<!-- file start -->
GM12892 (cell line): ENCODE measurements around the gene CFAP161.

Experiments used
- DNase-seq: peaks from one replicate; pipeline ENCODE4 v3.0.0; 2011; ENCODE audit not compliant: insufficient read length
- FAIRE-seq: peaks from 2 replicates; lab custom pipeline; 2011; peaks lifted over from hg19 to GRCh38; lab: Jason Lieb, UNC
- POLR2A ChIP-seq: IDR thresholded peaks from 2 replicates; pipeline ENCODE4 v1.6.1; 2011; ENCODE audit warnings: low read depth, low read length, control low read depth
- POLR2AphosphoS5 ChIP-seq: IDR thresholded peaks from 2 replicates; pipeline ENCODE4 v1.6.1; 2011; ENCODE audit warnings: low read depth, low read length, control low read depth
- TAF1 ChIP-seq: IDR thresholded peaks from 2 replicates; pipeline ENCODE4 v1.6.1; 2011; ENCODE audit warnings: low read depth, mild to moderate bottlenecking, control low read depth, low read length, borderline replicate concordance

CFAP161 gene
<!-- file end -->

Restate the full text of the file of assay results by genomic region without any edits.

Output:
GM12892 (cell line): ENCODE measurements around the gene CFAP161.

Experiments used
- DNase-seq: peaks from one replicate; pipeline ENCODE4 v3.0.0; 2011; ENCODE audit not compliant: insufficient read length
- FAIRE-seq: peaks from 2 replicates; lab custom pipeline; 2011; peaks lifted over from hg19 to GRCh38; lab: Jason Lieb, UNC
- POLR2A ChIP-seq: IDR thresholded peaks from 2 replicates; pipeline ENCODE4 v1.6.1; 2011; ENCODE audit warnings: low read depth, low read length, control low read depth
- POLR2AphosphoS5 ChIP-seq: IDR thresholded peaks from 2 replicates; pipeline ENCODE4 v1.6.1; 2011; ENCODE audit warnings: low read depth, low read length, control low read depth
- TAF1 ChIP-seq: IDR thresholded peaks from 2 replicates; pipeline ENCODE4 v1.6.1; 2011; ENCODE audit warnings: low read depth, mild to moderate bottlenecking, control low read depth, low read length, borderline replicate concordance

CFAP161 gene